Pro-tip: Start building your processes with these email templates, helpful advice about onboarding your couples, and creating a system to offboard them too.
Not keeping up with bookkeeping, accounting, and taxes
I’ve seen far too many wedding pros practice the “ostrich method” of putting their head in the sand and avoiding bookkeeping tasks until the last possible moment. Waiting until your tax filing is due to take care of your bookkeeping decreases accuracy and increases the likelihood that you will make mistakes or forget to include something. Financial information is most useful when it is timely and accurate. I’ve learned that we’re better able to recall the details of recent financial transactions. So if you handle your own bookkeeping, I encourage you to set aside time each week to categorize financial transactions and each month to review reports to see how you’re doing. – Nadia of Nadia Anderson, CPA
Pro-tip: Learn how to set up your business for financial success, and use this tax checklist to keep yourself organized.
Assuming you can do it all yourself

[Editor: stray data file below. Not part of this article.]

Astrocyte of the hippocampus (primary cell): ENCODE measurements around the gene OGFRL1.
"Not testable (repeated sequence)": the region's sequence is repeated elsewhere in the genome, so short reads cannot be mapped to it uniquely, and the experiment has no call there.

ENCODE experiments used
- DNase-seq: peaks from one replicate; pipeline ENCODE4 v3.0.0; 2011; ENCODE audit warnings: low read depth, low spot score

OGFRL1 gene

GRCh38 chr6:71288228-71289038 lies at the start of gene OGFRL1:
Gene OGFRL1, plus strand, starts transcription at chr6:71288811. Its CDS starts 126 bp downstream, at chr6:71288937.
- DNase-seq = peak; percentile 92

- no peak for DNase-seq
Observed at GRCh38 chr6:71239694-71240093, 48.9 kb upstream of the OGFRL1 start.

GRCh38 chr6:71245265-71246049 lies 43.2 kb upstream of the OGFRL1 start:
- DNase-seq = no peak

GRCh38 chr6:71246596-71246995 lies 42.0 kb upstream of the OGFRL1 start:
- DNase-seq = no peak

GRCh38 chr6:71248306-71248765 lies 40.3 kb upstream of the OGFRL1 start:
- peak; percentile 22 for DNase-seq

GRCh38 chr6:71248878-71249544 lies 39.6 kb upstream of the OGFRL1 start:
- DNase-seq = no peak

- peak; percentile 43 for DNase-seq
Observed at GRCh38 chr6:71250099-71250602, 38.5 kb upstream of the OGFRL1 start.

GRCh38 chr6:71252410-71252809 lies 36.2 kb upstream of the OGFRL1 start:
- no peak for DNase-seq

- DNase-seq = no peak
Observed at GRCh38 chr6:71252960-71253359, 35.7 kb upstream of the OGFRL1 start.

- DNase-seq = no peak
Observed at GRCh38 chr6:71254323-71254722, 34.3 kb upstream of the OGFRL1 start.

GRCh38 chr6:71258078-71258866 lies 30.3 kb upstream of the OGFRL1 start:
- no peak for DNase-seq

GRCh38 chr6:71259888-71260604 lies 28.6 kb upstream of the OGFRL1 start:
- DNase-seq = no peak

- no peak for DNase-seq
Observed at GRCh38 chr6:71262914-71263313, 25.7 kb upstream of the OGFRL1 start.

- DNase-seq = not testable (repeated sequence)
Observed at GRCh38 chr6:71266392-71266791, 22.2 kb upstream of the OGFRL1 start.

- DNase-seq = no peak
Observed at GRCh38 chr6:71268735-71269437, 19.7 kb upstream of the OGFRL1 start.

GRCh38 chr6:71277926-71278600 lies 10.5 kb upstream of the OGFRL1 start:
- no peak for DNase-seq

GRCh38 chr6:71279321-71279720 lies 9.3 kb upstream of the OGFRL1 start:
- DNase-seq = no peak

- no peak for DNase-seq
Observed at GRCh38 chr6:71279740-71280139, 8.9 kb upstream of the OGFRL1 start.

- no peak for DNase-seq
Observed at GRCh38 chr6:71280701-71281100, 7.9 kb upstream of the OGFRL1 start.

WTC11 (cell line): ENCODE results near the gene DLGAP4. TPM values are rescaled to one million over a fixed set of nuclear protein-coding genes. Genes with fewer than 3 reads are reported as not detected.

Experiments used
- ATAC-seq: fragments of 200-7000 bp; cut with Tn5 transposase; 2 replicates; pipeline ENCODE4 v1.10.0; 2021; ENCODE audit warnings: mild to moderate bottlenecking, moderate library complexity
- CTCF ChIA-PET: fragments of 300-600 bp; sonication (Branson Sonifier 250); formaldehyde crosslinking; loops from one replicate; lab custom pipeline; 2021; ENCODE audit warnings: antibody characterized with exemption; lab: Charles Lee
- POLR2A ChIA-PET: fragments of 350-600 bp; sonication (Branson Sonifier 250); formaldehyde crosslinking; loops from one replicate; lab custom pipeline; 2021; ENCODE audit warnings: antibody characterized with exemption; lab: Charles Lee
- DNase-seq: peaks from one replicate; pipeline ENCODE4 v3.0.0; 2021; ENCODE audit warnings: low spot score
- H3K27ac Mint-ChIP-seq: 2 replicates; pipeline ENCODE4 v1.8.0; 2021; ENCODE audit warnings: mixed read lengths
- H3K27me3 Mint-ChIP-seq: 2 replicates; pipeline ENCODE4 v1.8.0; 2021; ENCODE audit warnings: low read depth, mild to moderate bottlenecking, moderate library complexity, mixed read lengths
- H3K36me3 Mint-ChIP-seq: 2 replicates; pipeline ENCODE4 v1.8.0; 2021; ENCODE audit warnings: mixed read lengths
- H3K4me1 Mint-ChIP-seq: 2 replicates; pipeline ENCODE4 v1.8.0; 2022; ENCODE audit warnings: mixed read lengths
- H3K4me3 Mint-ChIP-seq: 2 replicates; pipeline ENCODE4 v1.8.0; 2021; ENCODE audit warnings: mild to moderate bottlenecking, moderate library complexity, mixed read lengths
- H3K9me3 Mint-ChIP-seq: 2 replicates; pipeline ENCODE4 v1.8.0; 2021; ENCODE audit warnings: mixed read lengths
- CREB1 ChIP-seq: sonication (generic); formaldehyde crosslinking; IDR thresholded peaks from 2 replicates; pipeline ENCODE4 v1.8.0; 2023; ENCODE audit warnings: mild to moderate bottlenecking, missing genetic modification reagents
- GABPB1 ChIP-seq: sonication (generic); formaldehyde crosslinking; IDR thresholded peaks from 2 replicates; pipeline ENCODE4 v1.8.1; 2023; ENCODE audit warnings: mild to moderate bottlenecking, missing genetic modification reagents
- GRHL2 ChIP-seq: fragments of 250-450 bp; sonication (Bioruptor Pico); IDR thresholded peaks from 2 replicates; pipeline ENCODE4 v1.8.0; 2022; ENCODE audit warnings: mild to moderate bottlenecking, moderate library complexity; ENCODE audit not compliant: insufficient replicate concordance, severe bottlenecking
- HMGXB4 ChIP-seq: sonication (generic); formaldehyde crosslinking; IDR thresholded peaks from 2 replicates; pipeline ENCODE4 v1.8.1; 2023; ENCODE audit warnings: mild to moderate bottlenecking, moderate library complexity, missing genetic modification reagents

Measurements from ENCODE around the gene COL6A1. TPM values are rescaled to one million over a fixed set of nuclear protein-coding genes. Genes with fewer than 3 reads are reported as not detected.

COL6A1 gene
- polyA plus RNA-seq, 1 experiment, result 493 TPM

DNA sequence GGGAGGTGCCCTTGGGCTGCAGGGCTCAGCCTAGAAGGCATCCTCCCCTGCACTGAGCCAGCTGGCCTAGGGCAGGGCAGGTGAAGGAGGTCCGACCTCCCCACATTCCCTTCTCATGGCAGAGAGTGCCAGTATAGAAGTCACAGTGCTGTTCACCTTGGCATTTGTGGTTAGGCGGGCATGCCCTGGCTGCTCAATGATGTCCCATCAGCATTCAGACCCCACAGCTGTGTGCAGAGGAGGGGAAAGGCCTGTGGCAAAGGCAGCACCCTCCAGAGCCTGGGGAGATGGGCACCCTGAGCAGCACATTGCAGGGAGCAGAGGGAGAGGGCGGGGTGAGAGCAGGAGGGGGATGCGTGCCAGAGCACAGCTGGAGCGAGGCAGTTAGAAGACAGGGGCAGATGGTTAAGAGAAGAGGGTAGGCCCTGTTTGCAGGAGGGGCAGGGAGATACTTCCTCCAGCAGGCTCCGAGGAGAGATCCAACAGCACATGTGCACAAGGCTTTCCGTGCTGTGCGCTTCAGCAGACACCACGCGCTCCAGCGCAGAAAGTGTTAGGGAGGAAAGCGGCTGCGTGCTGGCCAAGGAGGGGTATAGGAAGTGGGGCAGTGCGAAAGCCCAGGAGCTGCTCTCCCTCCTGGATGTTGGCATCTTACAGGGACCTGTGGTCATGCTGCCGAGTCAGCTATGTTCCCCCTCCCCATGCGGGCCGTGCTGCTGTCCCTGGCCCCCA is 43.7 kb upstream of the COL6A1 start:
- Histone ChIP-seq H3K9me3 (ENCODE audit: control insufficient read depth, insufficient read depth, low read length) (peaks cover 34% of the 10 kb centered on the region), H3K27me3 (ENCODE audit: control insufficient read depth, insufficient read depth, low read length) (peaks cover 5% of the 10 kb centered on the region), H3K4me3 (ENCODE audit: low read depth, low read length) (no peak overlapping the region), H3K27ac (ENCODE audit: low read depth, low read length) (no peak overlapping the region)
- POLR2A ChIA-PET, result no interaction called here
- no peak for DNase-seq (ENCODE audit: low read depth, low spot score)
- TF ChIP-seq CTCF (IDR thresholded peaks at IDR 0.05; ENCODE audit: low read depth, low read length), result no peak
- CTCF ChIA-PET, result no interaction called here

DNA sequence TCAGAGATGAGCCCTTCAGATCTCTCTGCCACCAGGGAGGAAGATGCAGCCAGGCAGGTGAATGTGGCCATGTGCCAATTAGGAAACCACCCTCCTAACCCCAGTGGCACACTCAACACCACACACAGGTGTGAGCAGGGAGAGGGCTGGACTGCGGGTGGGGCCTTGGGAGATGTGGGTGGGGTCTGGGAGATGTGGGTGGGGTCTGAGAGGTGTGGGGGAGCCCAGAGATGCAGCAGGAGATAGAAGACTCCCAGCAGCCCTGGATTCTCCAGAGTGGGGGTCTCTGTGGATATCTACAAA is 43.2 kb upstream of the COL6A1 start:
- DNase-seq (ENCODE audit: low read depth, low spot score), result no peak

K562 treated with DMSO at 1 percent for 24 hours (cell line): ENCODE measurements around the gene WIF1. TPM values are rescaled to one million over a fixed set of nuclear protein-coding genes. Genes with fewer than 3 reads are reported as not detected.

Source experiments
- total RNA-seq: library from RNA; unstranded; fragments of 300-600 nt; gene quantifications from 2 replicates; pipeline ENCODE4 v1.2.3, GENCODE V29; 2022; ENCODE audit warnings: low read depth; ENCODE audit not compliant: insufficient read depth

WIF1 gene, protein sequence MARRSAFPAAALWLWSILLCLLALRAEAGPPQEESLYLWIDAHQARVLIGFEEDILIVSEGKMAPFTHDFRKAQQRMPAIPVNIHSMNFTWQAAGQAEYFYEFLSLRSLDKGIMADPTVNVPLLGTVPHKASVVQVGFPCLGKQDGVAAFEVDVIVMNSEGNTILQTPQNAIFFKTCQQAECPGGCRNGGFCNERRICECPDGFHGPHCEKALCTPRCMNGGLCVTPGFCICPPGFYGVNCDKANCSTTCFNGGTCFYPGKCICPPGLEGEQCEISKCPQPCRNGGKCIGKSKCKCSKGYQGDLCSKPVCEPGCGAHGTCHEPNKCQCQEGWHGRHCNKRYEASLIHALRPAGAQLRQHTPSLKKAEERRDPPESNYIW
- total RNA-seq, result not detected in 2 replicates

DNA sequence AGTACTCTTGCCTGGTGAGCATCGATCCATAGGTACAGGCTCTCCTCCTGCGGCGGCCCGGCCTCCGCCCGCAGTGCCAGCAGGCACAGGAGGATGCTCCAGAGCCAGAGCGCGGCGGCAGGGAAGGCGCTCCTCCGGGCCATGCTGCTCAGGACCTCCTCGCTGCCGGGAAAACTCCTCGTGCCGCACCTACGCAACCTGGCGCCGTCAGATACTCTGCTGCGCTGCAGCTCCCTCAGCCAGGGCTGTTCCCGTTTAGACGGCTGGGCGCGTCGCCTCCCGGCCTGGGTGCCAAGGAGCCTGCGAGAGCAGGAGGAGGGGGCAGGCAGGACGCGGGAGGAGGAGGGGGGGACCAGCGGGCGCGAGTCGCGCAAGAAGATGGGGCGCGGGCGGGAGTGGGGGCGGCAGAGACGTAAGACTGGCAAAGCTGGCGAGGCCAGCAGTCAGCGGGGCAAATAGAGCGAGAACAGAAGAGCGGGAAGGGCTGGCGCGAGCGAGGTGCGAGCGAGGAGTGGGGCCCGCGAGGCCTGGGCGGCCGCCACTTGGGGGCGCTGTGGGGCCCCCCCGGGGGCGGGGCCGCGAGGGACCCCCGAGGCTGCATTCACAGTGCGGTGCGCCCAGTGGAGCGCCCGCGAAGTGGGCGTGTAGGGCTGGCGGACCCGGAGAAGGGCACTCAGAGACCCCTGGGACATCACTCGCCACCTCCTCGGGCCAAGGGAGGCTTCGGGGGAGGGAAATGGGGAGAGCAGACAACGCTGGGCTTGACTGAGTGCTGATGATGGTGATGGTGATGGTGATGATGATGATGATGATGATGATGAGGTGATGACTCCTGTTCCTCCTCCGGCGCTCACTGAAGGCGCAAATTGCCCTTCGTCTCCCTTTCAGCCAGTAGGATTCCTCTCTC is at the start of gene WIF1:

Type A personalities (like myself and many of you) succeed while doing everything on our own in the beginning but soon realize that we can’t do it all. I worked alone for the first 6 months of my business but quickly realized I needed more hands to help me grow. My first fear was how in the world I was going to be able to afford adding staff to my team. And although I spent a decade running HR for large companies, running my own payroll was an extremely intimidating thought. I first turned to local high schools around my office and met with the school counselor to see if she had any students interested in event planning or culinary arts. The next day she had an extensive list of individuals for me to interview, who were hungry to learn! Through individual interviews with the students in the library, I ended up narrowing it down to two remarkable students—one of whom still works for me! I also turned to local universities to partner up with their internship programs. Additionally, since my business was so new, I was worried that I might not have all the proper training and onboarding processes in place, but the students made this a much less intimidating project! – Yasmeen of Make Your Life Sweeter